New Zealand vs. Mexico Score, Grades and Post-Match Reaction

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New Zealand vs. Mexico Score, Grades and Post-Match Reaction

Mexico sealed their place at the 2014 FIFA World Cup in style by downing New Zealand 4-2.

Their 5-1 win in the first leg at home meant it was always going to be near-impossible for the Kiwis to stage a comeback, and after a frenetic, end-to-end start, El Tri's quality began to shine through.

A first-half hat-trick from Oribe Peralta put the tie beyond the reach of Richard Herbert's men, and despite a late-goal flurry from the home side, New Zealand bows out second-best.

The home crowd turned up in their droves to cheer the All Whites on in style, and they found their voice early when Marco Rojas embarked on several dazzling dribbles through the centre of the pitch.


All that was lacking was the final twist, turn or pass, and New Zealand may have struck first, but Mexico's three central defenders held strong to ride out the early pressure.

It took the visitors 15 minutes to fashion a clear-cut chance, but they took the first one on offer: Carlos Pena slipped a delicate through-ball into the box for Peralta to finish, and his chipped effort took goalkeeper Glen Moss by surprise.

It was at that point the floodgates opened, as Raul Jimenez missed two one-v-ones either side of Peralta's next strike. El Tri galloped forward down the left and a low cross placed it on a platter for the in-form man. A near carbon-copy attack three minutes later led to a hat-trick-sealing strike.

Jimenez missed a third one-v-one as the half began to draw to a close, and Jeremy Brockie failed to take advantage of the visitors' profligacy as he fired a penalty straight into Moises Munoz's arms.

Hannah Johnston/Getty Images

The second half started with a flash as chances were created at both ends, but after a similarly frantic opening period, Mexico managed to get hold of the ball and slow the tempo.

Sitting on a 3-0 (and 8-1) advantage, El Tri appeared eager to play out the remaining 40 minutes with consummate ease, but the snappy home side continued to make life difficult for their opponents in a committed, gritty display.

Coach Richard Herbert sent on more attacking options to force the issue and appease the home crowd, and Chris James finally delivered a goal when he expertly converted the Kiwis' second penalty of the day.

What followed was a crazy few minutes in which Rory Fallon and Carlos Pena both netted, making for an astonishing final scoreline of 4-2 (9-3 on aggregate).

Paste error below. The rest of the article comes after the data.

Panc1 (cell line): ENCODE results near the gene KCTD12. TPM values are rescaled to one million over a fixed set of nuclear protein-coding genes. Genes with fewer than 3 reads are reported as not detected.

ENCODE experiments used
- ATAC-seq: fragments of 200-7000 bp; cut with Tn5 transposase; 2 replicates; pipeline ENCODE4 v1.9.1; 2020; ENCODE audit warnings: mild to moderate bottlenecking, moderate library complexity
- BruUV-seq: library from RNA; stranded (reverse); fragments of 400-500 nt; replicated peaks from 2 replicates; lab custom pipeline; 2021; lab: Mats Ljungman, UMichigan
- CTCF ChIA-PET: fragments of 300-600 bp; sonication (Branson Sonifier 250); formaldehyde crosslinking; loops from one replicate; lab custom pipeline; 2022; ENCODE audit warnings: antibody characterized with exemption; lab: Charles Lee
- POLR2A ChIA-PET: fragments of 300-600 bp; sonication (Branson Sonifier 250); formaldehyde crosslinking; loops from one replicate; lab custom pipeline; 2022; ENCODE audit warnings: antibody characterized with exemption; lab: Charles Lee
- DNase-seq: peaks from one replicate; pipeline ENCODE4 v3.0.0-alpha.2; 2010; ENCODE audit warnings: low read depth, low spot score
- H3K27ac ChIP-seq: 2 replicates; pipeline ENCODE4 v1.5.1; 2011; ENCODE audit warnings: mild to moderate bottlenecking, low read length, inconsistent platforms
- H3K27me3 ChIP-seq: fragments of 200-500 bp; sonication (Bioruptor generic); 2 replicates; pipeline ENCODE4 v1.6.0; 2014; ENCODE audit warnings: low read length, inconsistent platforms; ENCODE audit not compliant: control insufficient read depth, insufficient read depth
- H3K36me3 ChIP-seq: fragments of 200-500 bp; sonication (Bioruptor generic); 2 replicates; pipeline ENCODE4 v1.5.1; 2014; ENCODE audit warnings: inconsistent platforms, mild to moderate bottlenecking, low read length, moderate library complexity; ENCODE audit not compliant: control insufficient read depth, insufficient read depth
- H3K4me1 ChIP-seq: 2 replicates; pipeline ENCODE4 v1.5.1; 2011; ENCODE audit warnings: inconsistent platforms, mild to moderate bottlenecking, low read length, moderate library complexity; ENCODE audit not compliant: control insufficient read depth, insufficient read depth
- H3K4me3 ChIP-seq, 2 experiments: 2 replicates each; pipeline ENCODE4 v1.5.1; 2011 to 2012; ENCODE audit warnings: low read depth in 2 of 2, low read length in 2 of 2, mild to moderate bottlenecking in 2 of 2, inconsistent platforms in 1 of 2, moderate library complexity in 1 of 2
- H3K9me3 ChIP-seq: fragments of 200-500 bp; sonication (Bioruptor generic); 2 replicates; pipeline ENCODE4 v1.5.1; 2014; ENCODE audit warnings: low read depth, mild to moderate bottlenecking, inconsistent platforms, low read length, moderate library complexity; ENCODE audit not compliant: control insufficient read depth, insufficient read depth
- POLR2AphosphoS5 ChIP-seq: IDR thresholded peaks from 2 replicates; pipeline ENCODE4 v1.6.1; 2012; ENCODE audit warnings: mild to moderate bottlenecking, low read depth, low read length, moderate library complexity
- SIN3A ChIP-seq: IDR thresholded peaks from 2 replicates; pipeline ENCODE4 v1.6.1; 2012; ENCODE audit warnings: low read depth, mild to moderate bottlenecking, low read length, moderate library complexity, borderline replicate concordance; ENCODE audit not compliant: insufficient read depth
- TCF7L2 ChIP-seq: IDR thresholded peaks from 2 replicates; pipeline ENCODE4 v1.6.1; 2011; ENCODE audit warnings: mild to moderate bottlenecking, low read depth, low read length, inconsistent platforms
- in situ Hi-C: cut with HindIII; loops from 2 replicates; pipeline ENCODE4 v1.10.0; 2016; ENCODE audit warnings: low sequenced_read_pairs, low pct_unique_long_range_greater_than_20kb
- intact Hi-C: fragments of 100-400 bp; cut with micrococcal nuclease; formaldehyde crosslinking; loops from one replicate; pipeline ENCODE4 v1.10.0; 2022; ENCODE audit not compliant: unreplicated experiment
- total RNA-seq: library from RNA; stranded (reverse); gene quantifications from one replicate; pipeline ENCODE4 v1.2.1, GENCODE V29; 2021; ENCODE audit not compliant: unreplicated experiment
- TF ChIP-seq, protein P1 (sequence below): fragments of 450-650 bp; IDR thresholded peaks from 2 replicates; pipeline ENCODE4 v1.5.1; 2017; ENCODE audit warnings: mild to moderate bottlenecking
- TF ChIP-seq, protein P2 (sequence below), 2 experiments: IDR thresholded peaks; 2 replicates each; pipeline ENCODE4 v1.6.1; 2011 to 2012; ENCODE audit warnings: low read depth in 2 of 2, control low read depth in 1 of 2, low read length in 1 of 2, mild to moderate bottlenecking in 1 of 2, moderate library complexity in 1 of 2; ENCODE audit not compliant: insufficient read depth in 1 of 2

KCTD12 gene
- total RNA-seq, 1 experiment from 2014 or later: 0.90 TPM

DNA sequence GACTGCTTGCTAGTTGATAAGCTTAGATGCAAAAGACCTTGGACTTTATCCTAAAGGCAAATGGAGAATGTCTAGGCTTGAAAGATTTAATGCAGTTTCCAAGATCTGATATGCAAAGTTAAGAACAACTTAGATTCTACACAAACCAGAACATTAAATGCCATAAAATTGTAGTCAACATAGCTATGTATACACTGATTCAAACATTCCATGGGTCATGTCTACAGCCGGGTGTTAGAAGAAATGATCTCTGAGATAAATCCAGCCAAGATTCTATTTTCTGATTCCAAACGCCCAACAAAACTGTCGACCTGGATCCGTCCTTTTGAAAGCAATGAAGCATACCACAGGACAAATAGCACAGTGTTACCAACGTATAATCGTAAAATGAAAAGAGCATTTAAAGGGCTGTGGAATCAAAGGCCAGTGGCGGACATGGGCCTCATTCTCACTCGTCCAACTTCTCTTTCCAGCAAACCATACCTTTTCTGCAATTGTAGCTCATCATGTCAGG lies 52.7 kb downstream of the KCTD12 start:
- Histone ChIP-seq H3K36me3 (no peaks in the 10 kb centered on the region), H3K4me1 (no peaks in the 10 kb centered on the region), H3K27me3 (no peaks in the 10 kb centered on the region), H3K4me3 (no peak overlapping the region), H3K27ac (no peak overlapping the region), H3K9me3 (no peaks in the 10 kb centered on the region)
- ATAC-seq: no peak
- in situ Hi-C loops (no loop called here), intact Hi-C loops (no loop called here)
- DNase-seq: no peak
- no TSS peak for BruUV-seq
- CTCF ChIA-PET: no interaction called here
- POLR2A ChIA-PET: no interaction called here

Post-Match Reaction

Speaking through an interpreter, Mexico coach Miguel Herrera expressed his satisfaction at qualification, but stressed the requirement for change.

As per The Guardian:

I'm very happy ...(though) we have a lot of work to do. Going to the World Cup is totally different than playing a game and we have a lot of work to do before that.

It was very tough for us to make it. We have a lot of work to do on and off the field but we will mix both together and I think Mexico will do well in the World Cup.

Key Players

Marco Rojas, B-

Hannah Johnston/Getty Images

There wasn't a lot for the home side to cheer about in truth, but Rojas provided a spark of ingenuity in midfield that no one else could. A real talent.

Oribe Peralta, A

Hannah Johnston/Getty Images

Didn't touch the ball much, but when he did, he scored goals. A 33-minute hat trick sealed the result for Mexico in style, and Peralta looks like a man on fire in front of the net.

Full Player Grades

New Zealand
Player Grade
Glen Moss B
Storm Roux D-
Tommy Smith B-
Bill Tuiloma C
Michael McGlinchey C
Chris James C+
Marco Rojas B-
Kosta Barbarouses C+
Andrew Durante C
Jeremy Brockie C
Shane Smeltz C
Louis Fenton C+
Rory Fallon B-
Craig Henderson N/A


Player Position Grade
Moises Munoz GK B-
Paul Aguilar RB C+
Juan Carlos Valenzuela CB B
Rafael Marquez CB B
Francisco Rodriguez CB B
Miguel Layun LB B+
Juan Carlos Medina CM C+
Carlos Pena CM A-
Luis Montes CM C+
Raul Jimenez AMC D
Oribe Peralta ST A
Sinha FWD C+
Jesus Escoboza FWD C
Aldo De Nigris MID C+


What's Next?

For Mexico, the World Cup. For New Zealand, a new plan.

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